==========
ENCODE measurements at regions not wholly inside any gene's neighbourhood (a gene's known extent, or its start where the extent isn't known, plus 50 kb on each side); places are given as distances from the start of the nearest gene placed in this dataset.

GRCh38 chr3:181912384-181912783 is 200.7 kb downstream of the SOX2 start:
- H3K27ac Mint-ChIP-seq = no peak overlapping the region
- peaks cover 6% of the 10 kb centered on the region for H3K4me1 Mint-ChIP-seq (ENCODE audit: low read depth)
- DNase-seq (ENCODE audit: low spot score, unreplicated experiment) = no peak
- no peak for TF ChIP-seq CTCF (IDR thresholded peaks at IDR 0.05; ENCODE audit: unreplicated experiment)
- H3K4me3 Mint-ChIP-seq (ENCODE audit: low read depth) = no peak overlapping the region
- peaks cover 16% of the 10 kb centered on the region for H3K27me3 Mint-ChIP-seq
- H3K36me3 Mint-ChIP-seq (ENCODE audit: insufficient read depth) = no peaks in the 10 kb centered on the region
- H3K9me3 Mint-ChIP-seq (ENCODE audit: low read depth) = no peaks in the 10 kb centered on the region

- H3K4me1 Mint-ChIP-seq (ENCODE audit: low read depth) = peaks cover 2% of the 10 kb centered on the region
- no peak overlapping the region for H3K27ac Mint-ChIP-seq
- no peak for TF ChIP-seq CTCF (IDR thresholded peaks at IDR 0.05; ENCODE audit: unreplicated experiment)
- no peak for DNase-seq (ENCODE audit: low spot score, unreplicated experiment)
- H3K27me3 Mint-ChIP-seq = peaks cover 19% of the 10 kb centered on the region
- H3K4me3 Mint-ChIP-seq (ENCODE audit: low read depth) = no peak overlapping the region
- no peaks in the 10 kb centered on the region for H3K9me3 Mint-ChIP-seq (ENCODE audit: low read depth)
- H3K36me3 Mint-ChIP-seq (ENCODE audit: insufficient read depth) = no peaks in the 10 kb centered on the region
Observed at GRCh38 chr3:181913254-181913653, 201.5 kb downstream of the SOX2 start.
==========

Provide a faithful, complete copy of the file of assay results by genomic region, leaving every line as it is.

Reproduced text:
ENCODE measurements at regions not wholly inside any gene's neighbourhood (a gene's known extent, or its start where the extent isn't known, plus 50 kb on each side); places are given as distances from the start of the nearest gene placed in this dataset.

GRCh38 chr3:181912384-181912783 is 200.7 kb downstream of the SOX2 start:
- H3K27ac Mint-ChIP-seq = no peak overlapping the region
- peaks cover 6% of the 10 kb centered on the region for H3K4me1 Mint-ChIP-seq (ENCODE audit: low read depth)
- DNase-seq (ENCODE audit: low spot score, unreplicated experiment) = no peak
- no peak for TF ChIP-seq CTCF (IDR thresholded peaks at IDR 0.05; ENCODE audit: unreplicated experiment)
- H3K4me3 Mint-ChIP-seq (ENCODE audit: low read depth) = no peak overlapping the region
- peaks cover 16% of the 10 kb centered on the region for H3K27me3 Mint-ChIP-seq
- H3K36me3 Mint-ChIP-seq (ENCODE audit: insufficient read depth) = no peaks in the 10 kb centered on the region
- H3K9me3 Mint-ChIP-seq (ENCODE audit: low read depth) = no peaks in the 10 kb centered on the region

- H3K4me1 Mint-ChIP-seq (ENCODE audit: low read depth) = peaks cover 2% of the 10 kb centered on the region
- no peak overlapping the region for H3K27ac Mint-ChIP-seq
- no peak for TF ChIP-seq CTCF (IDR thresholded peaks at IDR 0.05; ENCODE audit: unreplicated experiment)
- no peak for DNase-seq (ENCODE audit: low spot score, unreplicated experiment)
- H3K27me3 Mint-ChIP-seq = peaks cover 19% of the 10 kb centered on the region
- H3K4me3 Mint-ChIP-seq (ENCODE audit: low read depth) = no peak overlapping the region
- no peaks in the 10 kb centered on the region for H3K9me3 Mint-ChIP-seq (ENCODE audit: low read depth)
- H3K36me3 Mint-ChIP-seq (ENCODE audit: insufficient read depth) = no peaks in the 10 kb centered on the region
Observed at GRCh38 chr3:181913254-181913653, 201.5 kb downstream of the SOX2 start.